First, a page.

- 2015 Federal Election
Nelson downtown businesses look to reopen dog issue
Nelson businesses are hoping a change to the dog bylaw can help the city shed it’s negative label as not being dog friendly.
“Even in Victoria, I was out there this summer, and someone asked me where I was from and I said ‘Nelson’ and they responded by saying ‘Oh that’s the place that isn’t friendly to dogs.’ So it’s out there,” said Noreen Lynas, owner of Cotton’s Clothing Company.
The city’s downtown core is part of a no dog zone, which has become a topic of ongoing controversy and discussion.
During the election Mayor John Dooley mentioned the challenges of the bylaw at the all-candidates forum at Central School.
“My dog Finnigan isn’t happy with it at all,” he said. “I tell him that there are other roads to walk down.”
But Lynas said it’s a challenge for dog owners who may have to violate the dog bylaw to walk to the dog walk.
“Or walk all the way around, and I won’t do that. I end up driving instead of walking which the defeats the purpose of what we’re trying to do,” she said.
Business in and around the downtown core will be meeting to discuss the desire for a change to the bylaw.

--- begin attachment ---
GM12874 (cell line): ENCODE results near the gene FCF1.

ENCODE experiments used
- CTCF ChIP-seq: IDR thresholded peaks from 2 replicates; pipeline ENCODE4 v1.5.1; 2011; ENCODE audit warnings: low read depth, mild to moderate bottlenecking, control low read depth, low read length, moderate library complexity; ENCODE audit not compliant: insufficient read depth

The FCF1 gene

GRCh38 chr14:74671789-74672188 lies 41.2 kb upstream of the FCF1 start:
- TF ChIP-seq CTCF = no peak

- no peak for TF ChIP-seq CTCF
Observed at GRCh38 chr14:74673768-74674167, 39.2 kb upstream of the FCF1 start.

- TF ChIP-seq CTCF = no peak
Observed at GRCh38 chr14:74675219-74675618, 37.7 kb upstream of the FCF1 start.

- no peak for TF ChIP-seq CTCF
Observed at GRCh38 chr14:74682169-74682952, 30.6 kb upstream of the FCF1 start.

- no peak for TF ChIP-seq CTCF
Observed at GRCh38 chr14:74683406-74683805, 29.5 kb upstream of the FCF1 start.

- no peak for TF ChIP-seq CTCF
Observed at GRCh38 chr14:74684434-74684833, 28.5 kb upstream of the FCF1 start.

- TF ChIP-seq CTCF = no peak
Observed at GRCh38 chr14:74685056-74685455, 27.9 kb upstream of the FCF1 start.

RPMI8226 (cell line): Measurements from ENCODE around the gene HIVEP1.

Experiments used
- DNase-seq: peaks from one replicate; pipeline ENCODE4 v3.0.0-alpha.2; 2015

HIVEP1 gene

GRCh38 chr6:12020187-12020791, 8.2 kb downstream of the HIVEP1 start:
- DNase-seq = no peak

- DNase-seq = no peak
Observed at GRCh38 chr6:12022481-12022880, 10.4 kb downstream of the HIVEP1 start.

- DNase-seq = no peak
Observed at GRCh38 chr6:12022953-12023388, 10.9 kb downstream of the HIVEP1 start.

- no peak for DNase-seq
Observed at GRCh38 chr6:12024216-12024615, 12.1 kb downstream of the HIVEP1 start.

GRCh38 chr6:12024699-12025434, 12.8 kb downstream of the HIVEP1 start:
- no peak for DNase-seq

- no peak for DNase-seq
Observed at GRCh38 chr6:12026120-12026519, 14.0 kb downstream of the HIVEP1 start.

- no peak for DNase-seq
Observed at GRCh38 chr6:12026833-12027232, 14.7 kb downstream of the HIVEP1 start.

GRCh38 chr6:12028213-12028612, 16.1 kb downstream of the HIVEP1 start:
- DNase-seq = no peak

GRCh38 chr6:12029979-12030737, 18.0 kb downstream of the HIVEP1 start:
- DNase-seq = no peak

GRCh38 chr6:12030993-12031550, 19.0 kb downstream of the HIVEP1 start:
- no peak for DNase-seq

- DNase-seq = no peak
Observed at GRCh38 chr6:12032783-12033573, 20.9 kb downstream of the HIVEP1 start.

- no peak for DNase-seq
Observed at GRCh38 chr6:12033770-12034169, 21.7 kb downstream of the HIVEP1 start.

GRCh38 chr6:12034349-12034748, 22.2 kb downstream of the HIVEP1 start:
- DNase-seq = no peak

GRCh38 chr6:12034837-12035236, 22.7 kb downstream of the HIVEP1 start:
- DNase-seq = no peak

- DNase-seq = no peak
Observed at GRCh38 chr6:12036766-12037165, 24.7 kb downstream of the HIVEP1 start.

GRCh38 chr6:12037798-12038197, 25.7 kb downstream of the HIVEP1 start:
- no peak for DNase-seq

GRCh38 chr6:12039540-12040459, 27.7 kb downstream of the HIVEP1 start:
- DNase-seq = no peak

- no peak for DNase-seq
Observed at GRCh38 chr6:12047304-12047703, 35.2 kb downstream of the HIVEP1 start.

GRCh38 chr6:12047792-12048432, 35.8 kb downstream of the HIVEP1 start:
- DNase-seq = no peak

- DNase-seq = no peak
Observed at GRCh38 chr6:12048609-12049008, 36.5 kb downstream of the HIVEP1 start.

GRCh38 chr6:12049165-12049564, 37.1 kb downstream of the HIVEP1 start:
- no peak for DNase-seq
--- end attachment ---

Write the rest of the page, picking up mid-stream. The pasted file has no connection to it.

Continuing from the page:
“Unfortunately we haven’t had a chance to survey all the businesses on Baker Street, but there is talk about trying to make some changes to the point where the chief of police said that maybe we need to revisit some of those bylaws because they are old bylaws,” said Lynas. “Maybe we need to go back to allowing dogs under control and only ticketing people that have their dogs running wild.”
Sgt. Howie Grant of the Nelson Police Department said most Nelson residents are aware of the bylaw and the no dog zone.
“Usually it’s visitors to town and they’re just made aware of the no dog zone areas and it’s left at that,” he said. “There’s more public awareness and education given out than actual tickets.”
Grant said the bylaw came into effect because there were a lot of “irresponsible dog owners”
“Dogs were defecating on the sidewalks. It was unsightly,” he said. “I think these days most dog owners are responsible, and these days most are. Some aren’t but that was the issue and that’s why it was brought in that many years ago.”
Downtown businesses are feeling the effect — particularly in the summer — of the bylaw.
“I know the bylaw officers try to be lenient, but I know this year I had a customer that came in the store and he was walking two little dogs,” said Lynas. “He was a tourist from out of town and he was approached four times about his two little dogs on a leash, and when it’s 30 degrees you can’t leave your dog in a car. He said ‘We’ve got to go, we can’t stay.’”
Lynas fears the city’s unfriendly persona may be driving away tourism and thinks it’s time to revisit the bylaw.
“To me we need to revisit it and allow dogs under control on Baker Street. The containers for the dog pick up in case the dog messes on the street and allow dogs on leash,” she said. “If there are dogs out of control and if people are pushing the boundaries than we’ll need to take control of that.”